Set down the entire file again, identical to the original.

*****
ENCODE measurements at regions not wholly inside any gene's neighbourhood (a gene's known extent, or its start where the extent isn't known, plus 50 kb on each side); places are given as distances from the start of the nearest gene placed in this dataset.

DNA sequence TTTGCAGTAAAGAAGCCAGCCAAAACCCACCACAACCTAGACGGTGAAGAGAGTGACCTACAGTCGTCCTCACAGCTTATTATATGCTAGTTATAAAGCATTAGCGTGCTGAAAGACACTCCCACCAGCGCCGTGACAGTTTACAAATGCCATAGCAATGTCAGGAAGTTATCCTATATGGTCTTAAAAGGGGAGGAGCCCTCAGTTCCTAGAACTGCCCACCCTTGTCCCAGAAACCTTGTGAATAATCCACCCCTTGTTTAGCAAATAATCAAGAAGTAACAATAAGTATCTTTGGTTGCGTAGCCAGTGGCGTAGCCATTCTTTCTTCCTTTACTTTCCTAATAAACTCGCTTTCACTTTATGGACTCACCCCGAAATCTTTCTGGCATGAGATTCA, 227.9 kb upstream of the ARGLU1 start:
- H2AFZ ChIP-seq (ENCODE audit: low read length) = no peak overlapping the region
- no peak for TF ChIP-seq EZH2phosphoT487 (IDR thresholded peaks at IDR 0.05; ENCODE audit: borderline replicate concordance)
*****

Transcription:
ENCODE measurements at regions not wholly inside any gene's neighbourhood (a gene's known extent, or its start where the extent isn't known, plus 50 kb on each side); places are given as distances from the start of the nearest gene placed in this dataset.

DNA sequence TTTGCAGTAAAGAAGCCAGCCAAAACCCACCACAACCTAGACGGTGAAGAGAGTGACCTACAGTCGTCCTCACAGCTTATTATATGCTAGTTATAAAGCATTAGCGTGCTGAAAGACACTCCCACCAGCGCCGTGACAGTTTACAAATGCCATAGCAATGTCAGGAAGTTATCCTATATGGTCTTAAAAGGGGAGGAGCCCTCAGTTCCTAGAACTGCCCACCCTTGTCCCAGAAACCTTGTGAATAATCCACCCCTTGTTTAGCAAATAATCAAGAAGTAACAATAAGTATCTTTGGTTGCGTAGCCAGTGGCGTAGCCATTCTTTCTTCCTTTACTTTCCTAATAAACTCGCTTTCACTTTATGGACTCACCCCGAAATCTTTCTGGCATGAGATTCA, 227.9 kb upstream of the ARGLU1 start:
- H2AFZ ChIP-seq (ENCODE audit: low read length) = no peak overlapping the region
- no peak for TF ChIP-seq EZH2phosphoT487 (IDR thresholded peaks at IDR 0.05; ENCODE audit: borderline replicate concordance)